The hustle is handled with some nice details. These involve explaining to us exactly how the girls can spot a guy who is a high roller. It’s not by the type of suit he’s wearing. That is too obvious. And as Ramona explains, any guy can own one nice suit. It’s all of the little things that give it away, such as his watch and his shoes. The first half gives us lots of explanations done through voice over, just like this. Another one explains to us the types of guys who go to the strip club, and breaks it down to three distinct tiers of guys. There’s the low end guy who won’t do anything dirty, the middle guy who doesn’t push too far, but just wants to dip his beak into the ocean a little, and then the high end guy who is willing to spend a ton of money, but who is also expecting to get away with just about anything he does.


All of this kind of explaining and rule setting goes away in the second half, and that’s a large part of the problem with this movie. We know how this type of film goes… the first half is all about the rise and the second half is all about the fall. We’ve seen it again and again in movies like Boogie Nights, where the world and the rules seem so glamorous at first, until the characters get too far into it, and cross the line of what they can and can’t get away with. Here, all of the interesting explaining pretty much ends with the hustle. We see how the girls negotiate a percentage of the amount that the guy will spend at the club, with the club owners, so they get a cut of all the money he is dropping at the club. But we also don’t get to see a whole lot. For example, we don’t see the moment where they convince the guy to go to a strip club. We don’t see the girls helping the guy choose who he wants to get a dance from. And we don’t see the girls ordering the bottle service or doing things that would drive up his bill. We do get to see them throwing shots backwards into the air, pretending to drink them, which looks incredibly ridiculous and obvious. How about putting the shot in your mouth and then holding it there until no one is looking, before spitting it out into a glass of water or something?


Everything is going well for a while, until Ramona notices that other strippers at the club are trying the same hustle. They are also brining their own clients there and negotiating a percentage. And Ramona gets angry. She cuts ties with the club all together, and that means her crew does too. But they still have to make money and that means trying out a new technique. This new technique involves brining guys to hotel rooms. Now, how exactly this works, is never explained. In fact, there are most unanswered questions about this then there are given answers. For example, if girls are brining a guy up to the hotel room, then isn’t he expecting to have sex with them? It’s one thing to take him to a strip club where the strip show they are watching is the entertainment, but by brining him up to a hotel room, they now become the entertainment. Only the movie doesn’t show or tell us any of that. Similarly, if their whole act now involves bringing a guy to a hotel room, are they now posing as prostitutes?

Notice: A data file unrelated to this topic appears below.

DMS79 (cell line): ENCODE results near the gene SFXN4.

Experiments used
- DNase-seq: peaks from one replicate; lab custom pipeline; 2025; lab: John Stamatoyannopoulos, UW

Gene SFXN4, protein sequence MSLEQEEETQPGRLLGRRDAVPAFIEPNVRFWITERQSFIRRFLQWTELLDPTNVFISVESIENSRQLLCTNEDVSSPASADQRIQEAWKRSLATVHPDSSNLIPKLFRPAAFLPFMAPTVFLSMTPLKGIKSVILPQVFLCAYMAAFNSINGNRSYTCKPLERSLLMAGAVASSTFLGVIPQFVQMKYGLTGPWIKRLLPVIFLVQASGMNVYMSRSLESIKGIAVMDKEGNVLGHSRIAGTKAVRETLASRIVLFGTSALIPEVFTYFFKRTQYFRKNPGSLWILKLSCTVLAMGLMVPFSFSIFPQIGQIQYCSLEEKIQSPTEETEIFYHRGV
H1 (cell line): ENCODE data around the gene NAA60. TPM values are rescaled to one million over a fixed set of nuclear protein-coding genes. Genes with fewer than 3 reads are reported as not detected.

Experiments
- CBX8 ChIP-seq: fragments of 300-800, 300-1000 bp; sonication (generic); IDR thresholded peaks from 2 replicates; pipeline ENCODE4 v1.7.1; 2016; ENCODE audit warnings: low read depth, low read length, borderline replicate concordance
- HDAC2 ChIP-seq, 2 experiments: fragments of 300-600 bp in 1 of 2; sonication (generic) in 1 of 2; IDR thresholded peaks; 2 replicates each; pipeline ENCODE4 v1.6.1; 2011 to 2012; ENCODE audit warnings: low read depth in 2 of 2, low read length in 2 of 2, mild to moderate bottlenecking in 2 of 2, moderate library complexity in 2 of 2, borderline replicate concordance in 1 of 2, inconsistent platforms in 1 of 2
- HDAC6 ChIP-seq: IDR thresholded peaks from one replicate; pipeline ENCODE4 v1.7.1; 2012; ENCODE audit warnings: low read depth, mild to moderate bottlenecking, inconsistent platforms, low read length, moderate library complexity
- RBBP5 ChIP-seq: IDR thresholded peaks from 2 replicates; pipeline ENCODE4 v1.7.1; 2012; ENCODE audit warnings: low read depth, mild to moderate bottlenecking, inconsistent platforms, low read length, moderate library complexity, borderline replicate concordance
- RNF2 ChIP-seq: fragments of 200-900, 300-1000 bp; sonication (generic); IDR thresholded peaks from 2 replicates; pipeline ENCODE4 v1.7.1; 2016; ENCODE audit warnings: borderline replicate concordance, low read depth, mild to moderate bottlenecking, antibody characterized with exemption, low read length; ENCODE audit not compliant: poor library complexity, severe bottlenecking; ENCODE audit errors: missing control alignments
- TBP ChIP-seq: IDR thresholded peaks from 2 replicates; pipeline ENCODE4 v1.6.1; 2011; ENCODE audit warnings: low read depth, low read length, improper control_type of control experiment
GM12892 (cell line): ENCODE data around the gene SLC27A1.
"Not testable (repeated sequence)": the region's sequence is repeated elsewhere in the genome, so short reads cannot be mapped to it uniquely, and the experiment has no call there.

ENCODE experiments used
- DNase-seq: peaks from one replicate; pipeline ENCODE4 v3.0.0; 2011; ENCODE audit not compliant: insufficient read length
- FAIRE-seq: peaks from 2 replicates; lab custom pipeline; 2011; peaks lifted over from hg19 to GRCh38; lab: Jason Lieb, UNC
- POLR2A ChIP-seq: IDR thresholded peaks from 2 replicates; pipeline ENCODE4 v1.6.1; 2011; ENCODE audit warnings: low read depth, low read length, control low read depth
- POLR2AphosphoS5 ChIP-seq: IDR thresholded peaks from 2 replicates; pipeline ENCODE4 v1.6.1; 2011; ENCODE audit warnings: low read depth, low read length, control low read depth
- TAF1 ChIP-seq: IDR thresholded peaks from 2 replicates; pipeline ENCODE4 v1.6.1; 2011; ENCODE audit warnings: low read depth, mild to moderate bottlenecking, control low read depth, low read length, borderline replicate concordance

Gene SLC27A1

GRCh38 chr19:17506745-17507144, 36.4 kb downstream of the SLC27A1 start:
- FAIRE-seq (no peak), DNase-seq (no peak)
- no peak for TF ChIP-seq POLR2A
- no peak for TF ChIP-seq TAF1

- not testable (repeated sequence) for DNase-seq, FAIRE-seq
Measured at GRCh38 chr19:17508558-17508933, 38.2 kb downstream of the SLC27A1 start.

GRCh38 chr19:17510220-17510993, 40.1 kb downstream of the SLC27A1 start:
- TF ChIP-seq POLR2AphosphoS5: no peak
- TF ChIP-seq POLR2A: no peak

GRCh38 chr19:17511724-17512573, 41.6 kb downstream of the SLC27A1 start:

The way they get guys is no longer by meeting them at bars. Instead, they now go through their contact lists of clients, from their days of working at the club. The two girls that were doing the previous hustle, at the club, with Destiny and Ramona, are no longer interested or committed. And so Ramona has to get new girls. And these new girls aren’t exactly the cream of the crop. They are drug addicts who can’t get clean. And this leads to whatever they have left of an operation falling apart. When one girl is with a client who does enough drugs to convince him to jump off the roof a building, and Ramona is nowhere to be found because she’s bailing one of the other girls out of jail, Destiny finally decides that she has had enough.


Pretty soon the drug addicted girls who are working for Ramona make one too many mistakes, and the police catch on. And now it’s time for the arrests. Followed by the article, which is being written by Julia Stiles, and which we see clips of throughout the entire film. This movie constantly flashes forward to scenes of Stiles interviewing Destiny, asking her questions about what happened during the days of the scam with Ramona. But the article never amounts to much. In fact, the whole ending, including the arrest is kind of anti-climactic. Especially since the movie ends with just getting screen titles that tell us what the consequences were for each character. Plenty of movies end that way, telling us how each character ended up, but with this movie it feels like we would have felt the impact more if we could actually see some of it. That means watching some of their trials or plea bargains, or even watching some of the girls visit others while they were serving time in prison. Something to make us feel the consequences. But this movie isn’t about the results. It is all about the setup and only somewhat about the execution. That’s why the first half is the best, and then the movie keeps moving downhill after that. In the first half, everything is explained, clearly and carefully. In the second half, only some things are explained. And by the end, very little is explained. And that’s basically how the movie feels to the viewer. It goes from interesting to confusing to we just don’t care anymore. It’s pretty interesting last first, but it sure does run out of steam as it goes on.